Defence constructions in Tusheti are called fortresses. Like residential houses they are supplied with all the necessary details but are also equipped with military devices. In the past there used to be at least one fortress in every village, sometimes even more. In the first half of XX century many of them were converted into dwelling places solely and for these changes the people used mud and shale, sometimes lime. There are two types of fortresses, one with a top and the other covered with ,,sipi” flat, smooth stones. Those with tops are square, narrow and higher.
The second type of fortresses are lower and wider. Yet, both types possess common features for military purposes. This is “chardakhi” or “qavi” (rampart) which was added to all the four walls of the upper floor- a box like, narrowing towards the top, floor-less construction.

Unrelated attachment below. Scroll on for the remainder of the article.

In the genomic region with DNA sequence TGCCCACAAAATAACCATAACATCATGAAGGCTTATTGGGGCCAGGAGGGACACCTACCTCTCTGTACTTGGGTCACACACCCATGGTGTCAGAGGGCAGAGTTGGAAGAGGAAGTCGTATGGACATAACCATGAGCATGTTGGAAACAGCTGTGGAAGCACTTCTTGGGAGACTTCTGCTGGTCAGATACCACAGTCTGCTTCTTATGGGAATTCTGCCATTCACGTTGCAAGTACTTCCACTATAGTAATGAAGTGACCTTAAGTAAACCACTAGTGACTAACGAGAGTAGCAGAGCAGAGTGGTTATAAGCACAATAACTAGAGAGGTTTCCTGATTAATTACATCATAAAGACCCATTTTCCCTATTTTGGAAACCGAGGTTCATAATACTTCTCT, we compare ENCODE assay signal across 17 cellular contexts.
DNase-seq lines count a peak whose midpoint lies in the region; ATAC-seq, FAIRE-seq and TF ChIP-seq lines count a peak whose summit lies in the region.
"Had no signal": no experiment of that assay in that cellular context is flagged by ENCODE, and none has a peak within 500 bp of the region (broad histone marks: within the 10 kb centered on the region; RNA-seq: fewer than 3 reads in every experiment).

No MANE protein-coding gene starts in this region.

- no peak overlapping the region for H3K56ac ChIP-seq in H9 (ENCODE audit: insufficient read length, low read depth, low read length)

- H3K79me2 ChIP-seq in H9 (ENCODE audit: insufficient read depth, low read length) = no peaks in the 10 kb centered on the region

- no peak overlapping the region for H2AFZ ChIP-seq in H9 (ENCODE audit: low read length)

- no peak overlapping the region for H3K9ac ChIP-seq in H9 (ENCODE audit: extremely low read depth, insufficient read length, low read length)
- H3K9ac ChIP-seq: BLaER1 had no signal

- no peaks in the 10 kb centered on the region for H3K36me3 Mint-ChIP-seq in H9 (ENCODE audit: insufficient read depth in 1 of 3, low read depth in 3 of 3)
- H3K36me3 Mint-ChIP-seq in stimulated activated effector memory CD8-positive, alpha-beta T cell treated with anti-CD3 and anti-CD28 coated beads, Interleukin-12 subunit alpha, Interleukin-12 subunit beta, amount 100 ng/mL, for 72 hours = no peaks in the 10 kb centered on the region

The gun-ports are on the top floor, some cut horizontally in the walls, some directed downwards.
Both fortresses were used similarly, i.e. they had the same functions: the first floor is low and without a window used normally for locking captives, while upper floors were occupied by families themselves who were seeking safety during invasions. The top floor, often the sixth one, was meant for military purposes.
At the turn of XIX-XX centuries a new kind of dwelling place emerges in Tusheti. They are without the ground floor (“bashte”) and have only living quarters. These houses are usually two-storeyed wth an attic. Again shale is used for building material. Some houses have flat earth roofs. The floors are made of wood. Windows are larger and with windowpanes. The second floor walls where the family lives are plastered and whitewashed from both sides and decorated with various images. The wooden carved painted balcony with pillars runs along the whole façade sometimes at the sides as well. The balcony roof is covered with smooth slates and is on the same level as the main roof.